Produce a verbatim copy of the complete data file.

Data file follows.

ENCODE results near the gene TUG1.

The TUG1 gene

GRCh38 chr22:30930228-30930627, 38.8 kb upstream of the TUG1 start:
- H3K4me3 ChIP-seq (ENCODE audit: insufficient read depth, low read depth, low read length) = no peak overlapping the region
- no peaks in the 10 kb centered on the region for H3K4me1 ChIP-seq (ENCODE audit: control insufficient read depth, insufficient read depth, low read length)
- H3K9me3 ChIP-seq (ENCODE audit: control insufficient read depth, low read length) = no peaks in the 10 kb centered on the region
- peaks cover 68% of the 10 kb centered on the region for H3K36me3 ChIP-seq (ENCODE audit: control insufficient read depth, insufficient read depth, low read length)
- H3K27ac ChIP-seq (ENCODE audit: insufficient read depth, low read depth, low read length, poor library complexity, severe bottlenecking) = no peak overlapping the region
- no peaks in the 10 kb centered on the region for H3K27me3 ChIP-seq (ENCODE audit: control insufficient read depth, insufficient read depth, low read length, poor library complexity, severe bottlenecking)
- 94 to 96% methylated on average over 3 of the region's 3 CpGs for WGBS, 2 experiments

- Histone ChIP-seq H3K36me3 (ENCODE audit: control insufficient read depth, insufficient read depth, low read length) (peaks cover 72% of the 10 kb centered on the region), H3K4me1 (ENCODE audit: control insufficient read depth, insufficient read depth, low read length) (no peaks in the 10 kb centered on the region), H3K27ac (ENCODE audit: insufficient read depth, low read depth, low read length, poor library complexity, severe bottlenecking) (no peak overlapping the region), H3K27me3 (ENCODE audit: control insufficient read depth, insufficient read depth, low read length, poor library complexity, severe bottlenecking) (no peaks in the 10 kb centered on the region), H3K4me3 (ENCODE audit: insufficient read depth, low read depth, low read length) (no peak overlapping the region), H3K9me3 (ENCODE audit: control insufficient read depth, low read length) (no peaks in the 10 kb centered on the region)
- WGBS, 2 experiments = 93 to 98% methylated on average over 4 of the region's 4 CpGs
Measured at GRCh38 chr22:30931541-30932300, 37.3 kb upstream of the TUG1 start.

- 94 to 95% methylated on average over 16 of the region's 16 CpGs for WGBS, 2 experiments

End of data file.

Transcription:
ENCODE results near the gene TUG1.

The TUG1 gene

GRCh38 chr22:30930228-30930627, 38.8 kb upstream of the TUG1 start:
- H3K4me3 ChIP-seq (ENCODE audit: insufficient read depth, low read depth, low read length) = no peak overlapping the region
- no peaks in the 10 kb centered on the region for H3K4me1 ChIP-seq (ENCODE audit: control insufficient read depth, insufficient read depth, low read length)
- H3K9me3 ChIP-seq (ENCODE audit: control insufficient read depth, low read length) = no peaks in the 10 kb centered on the region
- peaks cover 68% of the 10 kb centered on the region for H3K36me3 ChIP-seq (ENCODE audit: control insufficient read depth, insufficient read depth, low read length)
- H3K27ac ChIP-seq (ENCODE audit: insufficient read depth, low read depth, low read length, poor library complexity, severe bottlenecking) = no peak overlapping the region
- no peaks in the 10 kb centered on the region for H3K27me3 ChIP-seq (ENCODE audit: control insufficient read depth, insufficient read depth, low read length, poor library complexity, severe bottlenecking)
- 94 to 96% methylated on average over 3 of the region's 3 CpGs for WGBS, 2 experiments

- Histone ChIP-seq H3K36me3 (ENCODE audit: control insufficient read depth, insufficient read depth, low read length) (peaks cover 72% of the 10 kb centered on the region), H3K4me1 (ENCODE audit: control insufficient read depth, insufficient read depth, low read length) (no peaks in the 10 kb centered on the region), H3K27ac (ENCODE audit: insufficient read depth, low read depth, low read length, poor library complexity, severe bottlenecking) (no peak overlapping the region), H3K27me3 (ENCODE audit: control insufficient read depth, insufficient read depth, low read length, poor library complexity, severe bottlenecking) (no peaks in the 10 kb centered on the region), H3K4me3 (ENCODE audit: insufficient read depth, low read depth, low read length) (no peak overlapping the region), H3K9me3 (ENCODE audit: control insufficient read depth, low read length) (no peaks in the 10 kb centered on the region)
- WGBS, 2 experiments = 93 to 98% methylated on average over 4 of the region's 4 CpGs
Measured at GRCh38 chr22:30931541-30932300, 37.3 kb upstream of the TUG1 start.

- 94 to 95% methylated on average over 16 of the region's 16 CpGs for WGBS, 2 experiments